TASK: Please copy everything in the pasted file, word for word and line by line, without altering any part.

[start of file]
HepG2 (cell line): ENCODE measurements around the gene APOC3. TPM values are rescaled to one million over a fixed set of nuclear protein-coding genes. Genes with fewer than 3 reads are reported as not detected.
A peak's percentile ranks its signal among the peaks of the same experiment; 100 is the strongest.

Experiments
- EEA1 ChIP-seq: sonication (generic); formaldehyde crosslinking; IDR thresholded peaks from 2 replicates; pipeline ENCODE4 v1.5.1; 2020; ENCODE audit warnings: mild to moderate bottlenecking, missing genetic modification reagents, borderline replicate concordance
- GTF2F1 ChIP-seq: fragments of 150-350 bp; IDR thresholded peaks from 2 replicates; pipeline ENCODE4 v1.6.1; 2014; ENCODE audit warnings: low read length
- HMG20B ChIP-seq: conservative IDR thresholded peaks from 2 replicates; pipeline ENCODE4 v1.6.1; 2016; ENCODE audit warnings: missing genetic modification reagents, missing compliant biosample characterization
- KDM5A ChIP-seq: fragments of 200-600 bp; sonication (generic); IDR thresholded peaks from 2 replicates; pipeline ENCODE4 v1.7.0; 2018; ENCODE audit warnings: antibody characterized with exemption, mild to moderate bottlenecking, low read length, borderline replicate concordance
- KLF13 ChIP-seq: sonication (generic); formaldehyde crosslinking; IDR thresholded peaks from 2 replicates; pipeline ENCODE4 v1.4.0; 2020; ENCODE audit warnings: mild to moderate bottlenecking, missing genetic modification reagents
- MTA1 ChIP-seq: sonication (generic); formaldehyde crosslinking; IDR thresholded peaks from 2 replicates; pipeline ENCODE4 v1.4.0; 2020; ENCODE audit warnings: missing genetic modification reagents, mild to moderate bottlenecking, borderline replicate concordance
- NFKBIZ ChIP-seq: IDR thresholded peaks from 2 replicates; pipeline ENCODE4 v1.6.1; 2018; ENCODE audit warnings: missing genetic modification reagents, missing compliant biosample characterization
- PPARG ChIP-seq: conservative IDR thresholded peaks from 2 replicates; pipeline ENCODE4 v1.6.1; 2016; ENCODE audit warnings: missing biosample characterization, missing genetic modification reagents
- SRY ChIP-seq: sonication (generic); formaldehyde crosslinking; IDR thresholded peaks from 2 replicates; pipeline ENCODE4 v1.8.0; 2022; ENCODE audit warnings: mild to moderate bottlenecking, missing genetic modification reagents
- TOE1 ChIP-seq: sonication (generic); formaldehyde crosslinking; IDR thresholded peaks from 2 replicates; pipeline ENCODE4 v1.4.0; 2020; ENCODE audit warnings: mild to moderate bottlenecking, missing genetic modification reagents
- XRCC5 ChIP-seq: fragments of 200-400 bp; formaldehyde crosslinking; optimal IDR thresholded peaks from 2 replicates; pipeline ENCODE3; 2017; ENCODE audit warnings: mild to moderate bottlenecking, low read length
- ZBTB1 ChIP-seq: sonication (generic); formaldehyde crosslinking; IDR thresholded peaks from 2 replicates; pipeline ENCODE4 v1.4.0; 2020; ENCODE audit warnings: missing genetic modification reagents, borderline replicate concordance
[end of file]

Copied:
HepG2 (cell line): ENCODE measurements around the gene APOC3. TPM values are rescaled to one million over a fixed set of nuclear protein-coding genes. Genes with fewer than 3 reads are reported as not detected.
A peak's percentile ranks its signal among the peaks of the same experiment; 100 is the strongest.

Experiments
- EEA1 ChIP-seq: sonication (generic); formaldehyde crosslinking; IDR thresholded peaks from 2 replicates; pipeline ENCODE4 v1.5.1; 2020; ENCODE audit warnings: mild to moderate bottlenecking, missing genetic modification reagents, borderline replicate concordance
- GTF2F1 ChIP-seq: fragments of 150-350 bp; IDR thresholded peaks from 2 replicates; pipeline ENCODE4 v1.6.1; 2014; ENCODE audit warnings: low read length
- HMG20B ChIP-seq: conservative IDR thresholded peaks from 2 replicates; pipeline ENCODE4 v1.6.1; 2016; ENCODE audit warnings: missing genetic modification reagents, missing compliant biosample characterization
- KDM5A ChIP-seq: fragments of 200-600 bp; sonication (generic); IDR thresholded peaks from 2 replicates; pipeline ENCODE4 v1.7.0; 2018; ENCODE audit warnings: antibody characterized with exemption, mild to moderate bottlenecking, low read length, borderline replicate concordance
- KLF13 ChIP-seq: sonication (generic); formaldehyde crosslinking; IDR thresholded peaks from 2 replicates; pipeline ENCODE4 v1.4.0; 2020; ENCODE audit warnings: mild to moderate bottlenecking, missing genetic modification reagents
- MTA1 ChIP-seq: sonication (generic); formaldehyde crosslinking; IDR thresholded peaks from 2 replicates; pipeline ENCODE4 v1.4.0; 2020; ENCODE audit warnings: missing genetic modification reagents, mild to moderate bottlenecking, borderline replicate concordance
- NFKBIZ ChIP-seq: IDR thresholded peaks from 2 replicates; pipeline ENCODE4 v1.6.1; 2018; ENCODE audit warnings: missing genetic modification reagents, missing compliant biosample characterization
- PPARG ChIP-seq: conservative IDR thresholded peaks from 2 replicates; pipeline ENCODE4 v1.6.1; 2016; ENCODE audit warnings: missing biosample characterization, missing genetic modification reagents
- SRY ChIP-seq: sonication (generic); formaldehyde crosslinking; IDR thresholded peaks from 2 replicates; pipeline ENCODE4 v1.8.0; 2022; ENCODE audit warnings: mild to moderate bottlenecking, missing genetic modification reagents
- TOE1 ChIP-seq: sonication (generic); formaldehyde crosslinking; IDR thresholded peaks from 2 replicates; pipeline ENCODE4 v1.4.0; 2020; ENCODE audit warnings: mild to moderate bottlenecking, missing genetic modification reagents
- XRCC5 ChIP-seq: fragments of 200-400 bp; formaldehyde crosslinking; optimal IDR thresholded peaks from 2 replicates; pipeline ENCODE3; 2017; ENCODE audit warnings: mild to moderate bottlenecking, low read length
- ZBTB1 ChIP-seq: sonication (generic); formaldehyde crosslinking; IDR thresholded peaks from 2 replicates; pipeline ENCODE4 v1.4.0; 2020; ENCODE audit warnings: missing genetic modification reagents, borderline replicate concordance